Send Full Resolution Photos and Videos Using WhatsApp

Meta, the Facebook parent company that owns WhatsApp, recently announced improvements to the photo and video sharing features in WhatsApp. For years, the messaging app would shrink the size of your photos and videos, reducing quality and making it so the recipient of your files wasn’t getting the a video or photo in the original quality. This recent WhatsApp update to include HD photo sharing and HD video sharing has people excited about improved quality, but the quality of the files you send is still far from the original files.

Below are a couple of examples from some recent tests I did when sending photos in HD quality. The first example is an image I took using my Sony a7R IIIA camera on the last day of the 2022 baseball season. The second is a closeup of the Foo Fighters pinball machine taken with an iPhone 13 Pro.

Original photo from Sony a7
HD Photo saved from WhatsApp

In the example below of the photo taken with my iPhone, you can see that the file size is unchanged, but the data was modified, the location is missing, and the details about the camera used are missing. This could be blamed on converting from HEIF to JPEG in this case, but the previous example using a DSLR suggests that it is simply how WhatApp treats photos.

Original iPhone 13 Pro photo
HD photo saved from WhatsApp

In both cases, you can see that while WhatsApp maintains the pixel dimensions of the photo, the file size is considerably smaller. Also in both cases, WhatsApp strips all metadata from the photo, including the timestamp. This might be fine for sharing a quick picture with a group chat. There’s even a case to be made that stripping some metadata might even be a useful security feature (as long as it is optional). Neither of these changes to the original full resolution file are acceptable if you are someone who cares about keeping your photos in full resolution with the original EXIF metadata intact.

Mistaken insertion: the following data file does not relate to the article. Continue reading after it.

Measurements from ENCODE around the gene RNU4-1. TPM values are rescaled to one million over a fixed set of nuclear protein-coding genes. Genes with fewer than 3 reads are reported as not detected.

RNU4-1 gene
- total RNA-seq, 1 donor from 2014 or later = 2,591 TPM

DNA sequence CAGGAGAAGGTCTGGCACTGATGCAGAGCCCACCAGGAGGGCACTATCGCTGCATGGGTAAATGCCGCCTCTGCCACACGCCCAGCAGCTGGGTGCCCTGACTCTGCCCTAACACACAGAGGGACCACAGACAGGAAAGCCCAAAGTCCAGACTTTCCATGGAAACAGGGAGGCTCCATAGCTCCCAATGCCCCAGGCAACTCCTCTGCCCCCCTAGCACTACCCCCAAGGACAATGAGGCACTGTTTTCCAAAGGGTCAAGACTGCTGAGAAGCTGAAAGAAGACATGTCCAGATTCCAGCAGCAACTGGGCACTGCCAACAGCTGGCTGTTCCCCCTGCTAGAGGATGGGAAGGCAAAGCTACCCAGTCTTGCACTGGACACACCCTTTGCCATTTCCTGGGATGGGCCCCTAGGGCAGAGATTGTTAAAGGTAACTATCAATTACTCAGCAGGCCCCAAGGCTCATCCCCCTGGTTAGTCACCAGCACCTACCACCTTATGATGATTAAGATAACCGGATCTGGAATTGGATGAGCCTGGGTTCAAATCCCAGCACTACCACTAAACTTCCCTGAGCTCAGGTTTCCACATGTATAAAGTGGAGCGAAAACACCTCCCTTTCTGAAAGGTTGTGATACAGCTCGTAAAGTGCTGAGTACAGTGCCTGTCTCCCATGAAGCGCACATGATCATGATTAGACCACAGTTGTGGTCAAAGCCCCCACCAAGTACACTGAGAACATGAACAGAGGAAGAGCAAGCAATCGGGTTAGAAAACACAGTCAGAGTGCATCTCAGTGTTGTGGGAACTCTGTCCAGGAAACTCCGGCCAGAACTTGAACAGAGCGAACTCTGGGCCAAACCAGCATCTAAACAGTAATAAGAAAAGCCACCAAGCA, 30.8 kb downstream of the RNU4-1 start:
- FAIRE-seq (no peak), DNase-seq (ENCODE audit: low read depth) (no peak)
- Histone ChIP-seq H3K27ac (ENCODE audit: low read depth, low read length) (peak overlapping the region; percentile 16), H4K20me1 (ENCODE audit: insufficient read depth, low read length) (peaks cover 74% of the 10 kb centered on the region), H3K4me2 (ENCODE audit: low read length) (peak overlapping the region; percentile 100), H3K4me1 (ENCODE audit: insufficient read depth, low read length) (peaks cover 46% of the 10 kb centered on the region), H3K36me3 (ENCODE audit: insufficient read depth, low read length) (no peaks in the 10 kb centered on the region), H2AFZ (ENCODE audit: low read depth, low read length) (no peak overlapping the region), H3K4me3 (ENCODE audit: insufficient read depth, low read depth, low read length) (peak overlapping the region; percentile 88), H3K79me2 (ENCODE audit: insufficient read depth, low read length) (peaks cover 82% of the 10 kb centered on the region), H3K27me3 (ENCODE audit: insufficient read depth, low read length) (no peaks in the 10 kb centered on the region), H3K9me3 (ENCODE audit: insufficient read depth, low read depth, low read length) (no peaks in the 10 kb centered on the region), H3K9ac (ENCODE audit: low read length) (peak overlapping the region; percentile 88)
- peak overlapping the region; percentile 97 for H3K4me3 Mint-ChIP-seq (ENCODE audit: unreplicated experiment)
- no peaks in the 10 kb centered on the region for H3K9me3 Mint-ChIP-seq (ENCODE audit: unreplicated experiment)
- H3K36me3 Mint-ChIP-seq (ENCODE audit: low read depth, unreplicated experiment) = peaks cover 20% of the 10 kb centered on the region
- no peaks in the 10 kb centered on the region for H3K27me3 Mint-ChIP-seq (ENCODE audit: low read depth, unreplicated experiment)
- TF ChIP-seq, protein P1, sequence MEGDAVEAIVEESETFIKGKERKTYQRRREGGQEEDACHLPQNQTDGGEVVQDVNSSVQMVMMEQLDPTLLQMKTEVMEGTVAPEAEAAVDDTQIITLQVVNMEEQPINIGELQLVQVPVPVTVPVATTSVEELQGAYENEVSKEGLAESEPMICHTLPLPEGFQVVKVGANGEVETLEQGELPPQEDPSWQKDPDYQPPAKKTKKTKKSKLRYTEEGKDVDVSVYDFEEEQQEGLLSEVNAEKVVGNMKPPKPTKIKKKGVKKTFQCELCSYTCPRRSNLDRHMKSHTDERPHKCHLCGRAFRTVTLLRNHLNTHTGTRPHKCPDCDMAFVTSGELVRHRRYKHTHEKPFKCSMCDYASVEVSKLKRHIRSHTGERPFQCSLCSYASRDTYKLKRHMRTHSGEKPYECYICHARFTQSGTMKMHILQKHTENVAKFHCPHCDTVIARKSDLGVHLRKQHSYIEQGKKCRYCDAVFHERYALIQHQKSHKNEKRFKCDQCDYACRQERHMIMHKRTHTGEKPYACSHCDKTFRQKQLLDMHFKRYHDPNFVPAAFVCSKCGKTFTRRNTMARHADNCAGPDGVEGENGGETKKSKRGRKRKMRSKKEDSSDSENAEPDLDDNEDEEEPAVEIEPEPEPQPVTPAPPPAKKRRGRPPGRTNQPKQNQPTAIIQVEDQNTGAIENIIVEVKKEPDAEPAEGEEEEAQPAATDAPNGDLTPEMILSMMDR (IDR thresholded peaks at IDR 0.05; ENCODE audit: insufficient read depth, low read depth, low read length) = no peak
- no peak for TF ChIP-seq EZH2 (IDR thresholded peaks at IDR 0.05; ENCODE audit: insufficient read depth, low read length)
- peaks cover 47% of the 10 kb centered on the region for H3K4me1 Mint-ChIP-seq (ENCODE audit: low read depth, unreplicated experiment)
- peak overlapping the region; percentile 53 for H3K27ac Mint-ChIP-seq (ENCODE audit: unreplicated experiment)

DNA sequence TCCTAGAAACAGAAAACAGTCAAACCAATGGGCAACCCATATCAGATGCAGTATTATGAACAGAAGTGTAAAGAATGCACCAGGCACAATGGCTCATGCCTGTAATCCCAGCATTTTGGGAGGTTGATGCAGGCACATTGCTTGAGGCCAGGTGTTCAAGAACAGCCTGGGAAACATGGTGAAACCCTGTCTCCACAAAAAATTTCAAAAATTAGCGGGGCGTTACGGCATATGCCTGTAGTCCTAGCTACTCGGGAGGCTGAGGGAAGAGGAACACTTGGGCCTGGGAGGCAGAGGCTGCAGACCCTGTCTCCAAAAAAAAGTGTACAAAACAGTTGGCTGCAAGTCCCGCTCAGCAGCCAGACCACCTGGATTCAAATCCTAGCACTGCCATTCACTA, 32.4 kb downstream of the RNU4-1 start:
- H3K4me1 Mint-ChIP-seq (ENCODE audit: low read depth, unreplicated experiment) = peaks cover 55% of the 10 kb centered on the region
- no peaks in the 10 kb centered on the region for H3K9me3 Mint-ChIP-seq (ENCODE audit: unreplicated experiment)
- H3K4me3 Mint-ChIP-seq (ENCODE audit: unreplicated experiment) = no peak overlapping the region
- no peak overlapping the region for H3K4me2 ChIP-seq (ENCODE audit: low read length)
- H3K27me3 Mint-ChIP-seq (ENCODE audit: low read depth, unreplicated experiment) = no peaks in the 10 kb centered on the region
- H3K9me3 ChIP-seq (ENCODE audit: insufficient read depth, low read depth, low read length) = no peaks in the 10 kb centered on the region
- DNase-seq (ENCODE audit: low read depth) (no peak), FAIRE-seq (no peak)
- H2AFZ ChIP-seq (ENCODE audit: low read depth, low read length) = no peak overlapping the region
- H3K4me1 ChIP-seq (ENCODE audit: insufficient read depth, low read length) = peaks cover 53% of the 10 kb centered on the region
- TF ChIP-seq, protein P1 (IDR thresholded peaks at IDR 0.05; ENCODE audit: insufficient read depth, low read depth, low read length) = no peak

WhatsApp hosted the quality of videos sent through the messaging app too, but there are also lots of caveats here. The highest resolution they send is 1280×720, which is far lower than the 4k video we’ve become used to recording with our phones. There’s also a limitation on length based on their max file size of 100MB. Depending on the length of the original source file and the original file size, you may need to edit your video in WhatsApp before sending.

There is a convoluted workaround for this where you open the video you want to send in your phone’s photo app, save the video to your phone’s files, and then go to WhatsApp and send the video as a Document by choosing it from Files instead of choosing it from your photo app. This method is limited to 2GB, but doesn’t do anything to change the resolution or file size of the video.

If you really want send your photos and videos in the full original resolution, without losing any of the metadata, you need to upload the files with another app first.

One free option is to use the WeTransfer iPhone app or Android app.

You can install the WeTransfer app on your phone. WeTransfer allows you to send up to 2GB in a single file transfer and keeps all original metadata as part of the file as well as keeping full resolution. If you need to send large video files that are more than 2GB, there are paid plan options as well. You can see in the comparison below that sending these same files via WeTransfer keeps all relevant location and EXIF metadata intact. The only thing it does not preserve is the file name, as you can see in the screenshots below.

File saved from WeTransfer app
Original Sony a7 file

Once you upload your files in the WeTransfer app, either copy the link and paste it into a WhatsApp chat or open the share sheet and paste it into a chat from there.